Dan Houser on Making Movies, Games as Art

In a recent interview with The Hollywood Reporter, Rockstar co-founder Dan Houser weighed in on whether games are art and if the studio responsible for Grand Theft Auto will ever switch gears and create movies instead of games. The question is a viable one as more details emerge about its latest project LA Noire. Frankly, LA Noire is as close to being a movie production as you can get the way Houser describes it:

"The game, like many of our recent games, has been an absolutely enormous production," he told The Hollywood Reporter. "With ‘L.A. Noire,’ we employed a massive number of actors in the game – over 400 – along with hair and make-up artists, a great television director, and as the game is set in the golden era of Hollywood, a lot of original costumes, props and other research from the studios themselves."

On games being art, Houser wasn’t quite ready to make that leap, though he says that Rockstar is on their way towards creating a product that falls into that category.. someday:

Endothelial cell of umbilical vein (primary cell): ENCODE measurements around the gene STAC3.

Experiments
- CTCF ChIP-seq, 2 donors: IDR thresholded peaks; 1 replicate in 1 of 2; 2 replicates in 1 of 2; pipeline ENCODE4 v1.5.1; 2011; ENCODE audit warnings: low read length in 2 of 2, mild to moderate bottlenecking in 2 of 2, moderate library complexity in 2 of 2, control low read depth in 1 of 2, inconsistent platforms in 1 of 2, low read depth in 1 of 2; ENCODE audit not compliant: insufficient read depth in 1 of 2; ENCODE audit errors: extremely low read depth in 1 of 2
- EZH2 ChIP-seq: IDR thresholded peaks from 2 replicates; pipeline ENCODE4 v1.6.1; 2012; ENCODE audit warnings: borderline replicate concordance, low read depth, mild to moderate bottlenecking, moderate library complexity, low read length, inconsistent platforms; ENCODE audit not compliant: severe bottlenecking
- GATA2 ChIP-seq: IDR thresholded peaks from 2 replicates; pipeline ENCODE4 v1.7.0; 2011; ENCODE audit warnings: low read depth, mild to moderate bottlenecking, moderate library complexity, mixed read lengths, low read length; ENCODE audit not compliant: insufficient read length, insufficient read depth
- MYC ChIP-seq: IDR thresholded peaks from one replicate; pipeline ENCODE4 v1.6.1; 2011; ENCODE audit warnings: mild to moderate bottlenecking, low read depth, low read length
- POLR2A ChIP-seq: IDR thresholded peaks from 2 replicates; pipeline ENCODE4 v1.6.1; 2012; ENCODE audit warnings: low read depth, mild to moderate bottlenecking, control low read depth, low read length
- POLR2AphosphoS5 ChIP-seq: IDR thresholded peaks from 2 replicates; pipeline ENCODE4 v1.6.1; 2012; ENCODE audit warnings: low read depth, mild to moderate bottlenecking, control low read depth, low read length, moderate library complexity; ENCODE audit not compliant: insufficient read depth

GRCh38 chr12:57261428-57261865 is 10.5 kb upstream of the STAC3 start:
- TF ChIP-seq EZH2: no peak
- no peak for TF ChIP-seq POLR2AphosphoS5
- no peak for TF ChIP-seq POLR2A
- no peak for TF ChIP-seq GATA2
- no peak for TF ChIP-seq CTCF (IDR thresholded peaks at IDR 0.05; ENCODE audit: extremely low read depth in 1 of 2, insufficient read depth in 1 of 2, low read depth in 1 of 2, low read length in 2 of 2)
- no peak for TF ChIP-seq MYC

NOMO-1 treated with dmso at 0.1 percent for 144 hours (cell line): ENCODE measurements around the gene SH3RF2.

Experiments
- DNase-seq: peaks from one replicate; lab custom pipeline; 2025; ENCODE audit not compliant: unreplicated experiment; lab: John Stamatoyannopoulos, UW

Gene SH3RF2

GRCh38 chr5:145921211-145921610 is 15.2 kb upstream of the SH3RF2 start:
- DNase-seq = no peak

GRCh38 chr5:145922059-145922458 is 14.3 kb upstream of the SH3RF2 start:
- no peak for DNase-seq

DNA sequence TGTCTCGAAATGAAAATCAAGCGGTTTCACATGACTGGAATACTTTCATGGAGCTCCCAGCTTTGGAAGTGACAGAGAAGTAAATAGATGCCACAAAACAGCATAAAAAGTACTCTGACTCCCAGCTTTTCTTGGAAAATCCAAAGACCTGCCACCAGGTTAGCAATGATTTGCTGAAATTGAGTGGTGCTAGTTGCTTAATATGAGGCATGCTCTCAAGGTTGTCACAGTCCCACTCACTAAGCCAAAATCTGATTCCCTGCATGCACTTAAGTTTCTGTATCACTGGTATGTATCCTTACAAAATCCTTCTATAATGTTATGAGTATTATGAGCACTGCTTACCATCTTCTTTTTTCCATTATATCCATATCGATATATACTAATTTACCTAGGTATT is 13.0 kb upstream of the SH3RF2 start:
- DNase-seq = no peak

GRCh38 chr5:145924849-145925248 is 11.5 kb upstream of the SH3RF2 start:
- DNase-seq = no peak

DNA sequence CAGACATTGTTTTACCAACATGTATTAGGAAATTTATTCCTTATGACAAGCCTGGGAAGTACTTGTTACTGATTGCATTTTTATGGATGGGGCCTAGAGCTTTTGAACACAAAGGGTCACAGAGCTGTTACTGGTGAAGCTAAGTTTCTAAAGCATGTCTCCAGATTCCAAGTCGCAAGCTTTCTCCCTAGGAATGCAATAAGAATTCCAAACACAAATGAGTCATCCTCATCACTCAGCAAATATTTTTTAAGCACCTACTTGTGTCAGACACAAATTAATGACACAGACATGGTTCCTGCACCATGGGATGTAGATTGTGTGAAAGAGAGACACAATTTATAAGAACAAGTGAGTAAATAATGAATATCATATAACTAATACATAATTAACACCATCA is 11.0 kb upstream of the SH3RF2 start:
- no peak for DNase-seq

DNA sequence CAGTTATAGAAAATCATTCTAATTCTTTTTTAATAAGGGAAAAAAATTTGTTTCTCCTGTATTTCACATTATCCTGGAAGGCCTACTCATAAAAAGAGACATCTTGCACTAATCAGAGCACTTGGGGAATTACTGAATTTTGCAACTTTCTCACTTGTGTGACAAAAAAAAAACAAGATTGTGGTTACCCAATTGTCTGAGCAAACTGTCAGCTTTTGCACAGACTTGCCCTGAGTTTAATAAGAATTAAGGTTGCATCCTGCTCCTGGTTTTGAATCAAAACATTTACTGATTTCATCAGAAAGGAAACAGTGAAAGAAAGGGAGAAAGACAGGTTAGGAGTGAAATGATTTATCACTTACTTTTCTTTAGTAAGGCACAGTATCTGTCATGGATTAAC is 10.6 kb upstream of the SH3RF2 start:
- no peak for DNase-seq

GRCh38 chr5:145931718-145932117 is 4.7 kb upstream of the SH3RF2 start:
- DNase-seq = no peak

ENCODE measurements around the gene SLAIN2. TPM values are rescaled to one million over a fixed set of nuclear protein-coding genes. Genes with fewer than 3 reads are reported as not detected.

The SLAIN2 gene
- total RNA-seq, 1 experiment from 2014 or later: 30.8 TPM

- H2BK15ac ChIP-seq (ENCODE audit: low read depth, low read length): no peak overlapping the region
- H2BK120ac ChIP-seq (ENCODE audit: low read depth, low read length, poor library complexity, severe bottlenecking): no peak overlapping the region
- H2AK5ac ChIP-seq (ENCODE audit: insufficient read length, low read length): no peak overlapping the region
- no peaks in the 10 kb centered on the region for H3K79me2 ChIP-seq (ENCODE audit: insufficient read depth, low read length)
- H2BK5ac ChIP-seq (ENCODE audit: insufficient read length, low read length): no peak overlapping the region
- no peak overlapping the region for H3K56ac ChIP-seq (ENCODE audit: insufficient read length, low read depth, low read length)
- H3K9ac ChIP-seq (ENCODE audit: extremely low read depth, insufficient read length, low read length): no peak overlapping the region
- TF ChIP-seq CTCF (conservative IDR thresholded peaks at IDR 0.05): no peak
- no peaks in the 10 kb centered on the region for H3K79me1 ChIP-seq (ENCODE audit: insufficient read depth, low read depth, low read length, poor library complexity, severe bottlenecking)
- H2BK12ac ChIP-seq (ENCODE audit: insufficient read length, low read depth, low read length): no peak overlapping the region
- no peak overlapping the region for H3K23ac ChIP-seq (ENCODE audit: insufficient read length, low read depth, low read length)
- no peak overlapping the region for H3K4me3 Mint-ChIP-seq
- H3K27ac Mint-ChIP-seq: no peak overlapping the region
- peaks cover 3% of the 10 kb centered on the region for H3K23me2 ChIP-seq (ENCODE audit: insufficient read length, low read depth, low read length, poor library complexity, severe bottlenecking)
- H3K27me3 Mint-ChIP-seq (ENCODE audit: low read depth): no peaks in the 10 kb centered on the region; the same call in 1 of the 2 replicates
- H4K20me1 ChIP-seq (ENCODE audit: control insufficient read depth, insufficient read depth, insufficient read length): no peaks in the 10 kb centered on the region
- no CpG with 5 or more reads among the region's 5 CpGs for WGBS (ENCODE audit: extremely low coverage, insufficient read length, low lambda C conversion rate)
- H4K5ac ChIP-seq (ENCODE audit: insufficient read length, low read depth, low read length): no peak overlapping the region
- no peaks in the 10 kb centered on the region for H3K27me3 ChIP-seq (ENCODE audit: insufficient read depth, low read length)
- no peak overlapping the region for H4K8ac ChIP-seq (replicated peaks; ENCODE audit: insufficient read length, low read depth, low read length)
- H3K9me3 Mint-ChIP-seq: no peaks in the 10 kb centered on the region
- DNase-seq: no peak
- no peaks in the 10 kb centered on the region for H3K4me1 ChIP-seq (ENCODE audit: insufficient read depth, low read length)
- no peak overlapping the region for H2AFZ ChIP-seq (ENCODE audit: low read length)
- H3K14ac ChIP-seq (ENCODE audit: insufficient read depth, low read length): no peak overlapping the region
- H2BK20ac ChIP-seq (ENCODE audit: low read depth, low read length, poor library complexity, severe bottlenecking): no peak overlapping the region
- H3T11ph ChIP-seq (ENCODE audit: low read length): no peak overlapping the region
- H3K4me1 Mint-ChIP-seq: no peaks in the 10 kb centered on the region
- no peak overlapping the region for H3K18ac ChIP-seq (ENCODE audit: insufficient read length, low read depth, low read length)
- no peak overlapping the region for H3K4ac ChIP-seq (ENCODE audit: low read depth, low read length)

"We obviously feel that games are an amazing creative medium that have unique rewards and unique challenges," he explained. "Games today are moving towards creative maturity, as both people’s skill at designing them improves and the underlying technology to build them makes more and more possible. Production values have improved massively in games over the last five years."

Finally, Houser says that movies are not part of the company’s vision right now but they could be in the future:

"If we were to attempt to make a movie, we would like to make it ourselves, or at least work in collaboration with the best talent, so at least if it is bad, we can know we failed on our own terms," he said. "But doing that takes time, and making games properly takes a lot of time. So, we may make movies one day, with the right property and the right partnership, but we have not found the time to do that yet."

Source: Hollywood Reporter by way of MTV Multiplayer

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  1. 0
    Andrew Eisen says:

    "On games being art, Houser wasn’t quite ready to make that leap…"

    Leap?  What leap?  Pray tell, Mr. Houser, how is it that you’re defining "art"?


    Andrew Eisen

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